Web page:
Spinning the Flywheel
In my first department meeting with the Ethics and Compliance group at SAS, the Vice President and General Counsel of the department, Brian, explained how enacting greater social change at SAS can be like moving a flywheel, a heavy wheel used to generate momentum in a machine. In his management book, Good to Great, author Jim C. Collins presents the metaphor creating a “great” and sustainable enterprise as similar to the task of generating enough momentum to rotate a 5,000 pound flywheel for as long and fast as possible. This metaphor describes SAS’s approach to achieving change: social change initiatives can be challenging to start, but through the efforts of particularly socially conscious groups and individuals within the company, momentum builds and change is achieved.
One example of how change at SAS begins on a bottom-up level is the interaction between the Governmental Sales group and the Ethics and Compliance group. The Governmental Sales group oversees building relationships with SAS’ governmental customers and government is the second largest customer industry for SAS globally. In the beginning, the group was primarily focused on helping promote the use of SAS software in government and generating more sales. However, as governmental regulations increased and there was a shift towards a more socially responsible mindset, the Governmental Sales group worked with the Ethics and Compliance group to emphasize the social and community impact that SAS technology could create on the local, state, and federal level. This led to the creation of a SAS platform that integrates foster care related data to calculate and predict risk of child abuse within the foster system, and notify case workers accordingly. SAS Analytics also recently helped the state of Virginia tackle opioid addiction, which the State Health Commissioner had declared a public health emergency. Using SAS Visual Analytics, the Virginia Department of Medical Assistance Services (DMAS) could better match patients with the best providers and better guide people who were struggling with addiction into more community-based addiction recovery programs.
Through integrating social impact into their work, the Governmental Sales and Sales Support groups themselves have expressed increased job satisfaction and in turn inspire others throughout the company to “do well by doing good”, maintaining the flywheel momentum of corporate social responsibility. As SAS Principal Industry Consultant and author of A Practical Guide to Analytics for Governments: Using Big Data for Good Marie Lowman put it, “I think employees will be incredibly motivated to see firsthand how the work they do is making a difference in the lives of so many others.”
SAS’ decentralized approach to achieving social change comes from the decentralized nature of corporations themselves, but this can also prove to be a major challenge in generating the momentum to implement new social change initiatives when they may involve many divisions. Communication between divisions can sometimes be a time-consuming process. Since each division is specialized, there may not be a great deal of awareness about the functioning and initiatives of other divisions, which can be difficult when different areas of the company must work together to create change.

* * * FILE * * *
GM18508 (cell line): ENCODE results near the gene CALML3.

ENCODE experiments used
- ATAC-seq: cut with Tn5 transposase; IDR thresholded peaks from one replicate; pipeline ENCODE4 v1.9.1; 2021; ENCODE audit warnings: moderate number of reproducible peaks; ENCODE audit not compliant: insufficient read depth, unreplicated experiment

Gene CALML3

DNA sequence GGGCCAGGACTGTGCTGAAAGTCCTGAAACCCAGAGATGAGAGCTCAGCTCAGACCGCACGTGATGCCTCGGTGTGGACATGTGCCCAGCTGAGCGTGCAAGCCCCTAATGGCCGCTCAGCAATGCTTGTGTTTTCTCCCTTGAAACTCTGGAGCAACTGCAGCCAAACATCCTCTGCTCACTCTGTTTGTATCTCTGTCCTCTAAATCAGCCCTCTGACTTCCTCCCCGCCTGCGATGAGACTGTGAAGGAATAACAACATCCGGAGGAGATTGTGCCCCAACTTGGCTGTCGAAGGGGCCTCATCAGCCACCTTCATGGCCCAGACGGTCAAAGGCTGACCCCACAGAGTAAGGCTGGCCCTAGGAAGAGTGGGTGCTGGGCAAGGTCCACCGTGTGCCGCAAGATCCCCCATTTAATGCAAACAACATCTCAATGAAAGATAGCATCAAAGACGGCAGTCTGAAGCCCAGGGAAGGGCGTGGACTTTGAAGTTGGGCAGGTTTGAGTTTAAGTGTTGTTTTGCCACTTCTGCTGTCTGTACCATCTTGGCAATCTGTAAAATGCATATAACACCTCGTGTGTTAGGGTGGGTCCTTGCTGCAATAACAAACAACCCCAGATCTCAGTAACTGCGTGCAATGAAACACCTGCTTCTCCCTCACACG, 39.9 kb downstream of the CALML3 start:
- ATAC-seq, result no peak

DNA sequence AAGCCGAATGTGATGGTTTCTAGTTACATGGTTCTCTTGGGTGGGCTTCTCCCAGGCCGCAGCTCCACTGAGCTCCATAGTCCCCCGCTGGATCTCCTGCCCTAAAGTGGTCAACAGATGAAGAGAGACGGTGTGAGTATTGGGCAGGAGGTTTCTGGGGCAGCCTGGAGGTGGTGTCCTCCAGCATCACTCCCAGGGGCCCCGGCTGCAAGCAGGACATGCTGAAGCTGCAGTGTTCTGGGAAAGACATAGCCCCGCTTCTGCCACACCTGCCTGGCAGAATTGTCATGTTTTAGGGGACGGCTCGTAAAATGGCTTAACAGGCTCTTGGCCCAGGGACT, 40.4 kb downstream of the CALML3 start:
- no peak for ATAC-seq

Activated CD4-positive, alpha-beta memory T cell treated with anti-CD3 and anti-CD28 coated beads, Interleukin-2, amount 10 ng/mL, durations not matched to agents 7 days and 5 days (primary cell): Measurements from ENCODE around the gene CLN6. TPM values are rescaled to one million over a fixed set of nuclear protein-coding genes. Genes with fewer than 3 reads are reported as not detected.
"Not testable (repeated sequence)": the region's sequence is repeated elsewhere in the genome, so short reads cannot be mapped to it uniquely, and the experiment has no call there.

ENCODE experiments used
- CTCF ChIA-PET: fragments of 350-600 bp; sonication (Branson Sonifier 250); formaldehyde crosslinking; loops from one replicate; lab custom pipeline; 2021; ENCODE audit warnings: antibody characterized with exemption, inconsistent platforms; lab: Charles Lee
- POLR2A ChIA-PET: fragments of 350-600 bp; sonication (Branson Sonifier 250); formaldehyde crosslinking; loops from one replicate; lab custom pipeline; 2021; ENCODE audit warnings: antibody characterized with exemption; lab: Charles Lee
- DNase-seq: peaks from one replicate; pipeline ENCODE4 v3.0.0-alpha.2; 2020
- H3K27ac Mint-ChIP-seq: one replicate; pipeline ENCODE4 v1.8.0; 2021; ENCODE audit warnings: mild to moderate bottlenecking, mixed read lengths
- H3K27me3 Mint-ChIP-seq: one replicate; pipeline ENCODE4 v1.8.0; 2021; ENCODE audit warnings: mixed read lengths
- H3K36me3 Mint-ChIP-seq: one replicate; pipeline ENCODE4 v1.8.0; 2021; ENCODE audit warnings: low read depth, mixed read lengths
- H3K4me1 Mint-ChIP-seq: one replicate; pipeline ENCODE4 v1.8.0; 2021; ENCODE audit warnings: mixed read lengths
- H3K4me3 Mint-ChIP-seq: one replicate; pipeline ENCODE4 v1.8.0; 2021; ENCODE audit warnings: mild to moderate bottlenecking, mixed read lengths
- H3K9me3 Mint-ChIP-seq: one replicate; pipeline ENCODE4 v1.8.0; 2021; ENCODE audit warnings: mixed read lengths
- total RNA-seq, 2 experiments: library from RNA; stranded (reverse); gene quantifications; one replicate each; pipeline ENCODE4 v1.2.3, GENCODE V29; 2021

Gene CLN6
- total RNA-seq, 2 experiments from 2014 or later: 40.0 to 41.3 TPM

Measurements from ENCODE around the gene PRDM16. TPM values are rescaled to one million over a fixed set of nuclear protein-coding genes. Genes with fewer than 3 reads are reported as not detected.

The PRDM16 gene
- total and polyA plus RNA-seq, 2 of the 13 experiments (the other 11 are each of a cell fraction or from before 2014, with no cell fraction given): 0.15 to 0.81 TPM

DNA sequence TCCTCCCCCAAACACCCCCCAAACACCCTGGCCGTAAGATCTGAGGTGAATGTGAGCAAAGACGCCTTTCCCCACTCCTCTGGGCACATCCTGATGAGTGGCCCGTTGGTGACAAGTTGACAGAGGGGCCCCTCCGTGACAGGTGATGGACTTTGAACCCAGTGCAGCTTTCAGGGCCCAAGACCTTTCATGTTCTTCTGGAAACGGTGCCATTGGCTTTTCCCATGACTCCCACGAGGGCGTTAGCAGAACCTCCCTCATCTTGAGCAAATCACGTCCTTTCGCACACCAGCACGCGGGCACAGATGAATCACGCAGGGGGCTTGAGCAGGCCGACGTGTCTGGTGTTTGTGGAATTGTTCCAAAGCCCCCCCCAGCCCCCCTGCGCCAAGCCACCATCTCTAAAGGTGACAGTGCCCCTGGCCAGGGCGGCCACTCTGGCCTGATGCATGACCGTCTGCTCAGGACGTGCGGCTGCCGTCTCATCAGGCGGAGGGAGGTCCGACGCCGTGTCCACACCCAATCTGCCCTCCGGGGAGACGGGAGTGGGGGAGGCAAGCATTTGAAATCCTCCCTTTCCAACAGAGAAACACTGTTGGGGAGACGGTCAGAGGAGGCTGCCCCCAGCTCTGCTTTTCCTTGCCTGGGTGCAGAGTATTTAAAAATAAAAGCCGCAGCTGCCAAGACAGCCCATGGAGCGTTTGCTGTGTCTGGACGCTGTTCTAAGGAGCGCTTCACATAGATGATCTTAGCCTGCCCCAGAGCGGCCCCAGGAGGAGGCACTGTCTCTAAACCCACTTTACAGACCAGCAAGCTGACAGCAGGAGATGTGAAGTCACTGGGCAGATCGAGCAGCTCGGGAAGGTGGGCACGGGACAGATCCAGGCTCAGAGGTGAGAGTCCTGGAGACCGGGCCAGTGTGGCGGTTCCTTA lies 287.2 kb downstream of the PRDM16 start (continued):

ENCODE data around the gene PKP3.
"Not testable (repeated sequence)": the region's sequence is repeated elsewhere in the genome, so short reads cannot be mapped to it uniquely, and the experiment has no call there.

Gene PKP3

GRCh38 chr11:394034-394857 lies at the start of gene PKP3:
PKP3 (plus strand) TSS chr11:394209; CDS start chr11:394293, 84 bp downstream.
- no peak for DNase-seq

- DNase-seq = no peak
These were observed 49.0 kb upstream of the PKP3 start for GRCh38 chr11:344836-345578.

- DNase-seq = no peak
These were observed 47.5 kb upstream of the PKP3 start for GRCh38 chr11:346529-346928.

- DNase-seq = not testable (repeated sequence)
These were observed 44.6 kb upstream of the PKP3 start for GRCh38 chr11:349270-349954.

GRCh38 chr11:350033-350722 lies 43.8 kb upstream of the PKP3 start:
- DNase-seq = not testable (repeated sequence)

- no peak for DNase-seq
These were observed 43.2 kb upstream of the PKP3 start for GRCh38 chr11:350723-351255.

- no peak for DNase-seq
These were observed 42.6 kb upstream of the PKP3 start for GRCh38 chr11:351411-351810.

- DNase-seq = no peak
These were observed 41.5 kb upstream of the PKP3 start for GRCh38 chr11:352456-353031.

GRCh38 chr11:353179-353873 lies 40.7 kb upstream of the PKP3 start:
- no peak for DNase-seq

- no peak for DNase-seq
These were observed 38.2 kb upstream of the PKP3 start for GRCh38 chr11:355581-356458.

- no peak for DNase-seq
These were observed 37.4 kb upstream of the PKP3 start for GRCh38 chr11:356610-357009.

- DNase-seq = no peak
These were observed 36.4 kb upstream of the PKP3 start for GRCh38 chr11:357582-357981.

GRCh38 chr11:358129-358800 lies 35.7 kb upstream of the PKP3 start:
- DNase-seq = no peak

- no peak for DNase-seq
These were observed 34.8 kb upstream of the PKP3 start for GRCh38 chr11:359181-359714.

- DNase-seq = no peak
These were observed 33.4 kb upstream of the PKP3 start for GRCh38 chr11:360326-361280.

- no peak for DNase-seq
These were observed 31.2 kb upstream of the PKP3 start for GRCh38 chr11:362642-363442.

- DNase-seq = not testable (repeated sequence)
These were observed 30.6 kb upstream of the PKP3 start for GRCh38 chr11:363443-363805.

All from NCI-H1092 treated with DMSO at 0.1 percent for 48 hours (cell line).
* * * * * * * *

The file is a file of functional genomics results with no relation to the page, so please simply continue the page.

I personally experienced this difficulty when working on the Supplier Code of Conduct, a Code detailing labor, environmental and managerial guidelines that SAS suppliers must agree to follow. I met with the Director of the Strategic Sourcing and Procurement (SSP) team, Steve, to discuss the implications of the Code. When I asked him about the different types of materials that SAS procures, and whether the Supplier Code would apply to all of SAS’ suppliers, Steve explained that the term “procurement” is broad and that SSP is more of an umbrella that oversees the procurement efforts of multiple divisions, but not all. In addition to the work of the SSP team, different SAS departments also do separate procurement that does not go through SSP. After reviewing an overview of groups at SAS and what purchasing functions they perform, I began to understand the enormity of how many divisions could be affected by this document and the importance of specifying which suppliers would be covered, since there are many categories of suppliers, but not all of them present the same risks from a human rights standpoint. In trying to shape supply chain conduct, I realized that it may be unrealistic to ask for the compliance of all SAS suppliers, as the potential auditing and due diligence process could be very burdensome. I had to reconsider what audience the Supplier Code was meant for, and go back to make edits on the draft accordingly, since some clauses might only apply to certain suppliers.
One unique aspect of my experience this summer has been the opportunity to interact with employees within SAS who are addressing how SAS fits in the landscape of human rights and social change, both within and outside of the department I work in. It has been interesting to see how their work fits into the effort to make SAS a socially conscientious corporation. Through meetings with other employees in different divisions, I have begun to come to the realization that addressing social change may not be a centralized, concerted effort as much as it is pockets of individuals within a company actively finding ways to make a difference through their different roles. Most people at SAS may not work directly in the human rights and business space, but human rights and its implications does touch the work of many people at SAS in some way. And through their smaller individual efforts towards greater social impact, the flywheel spins.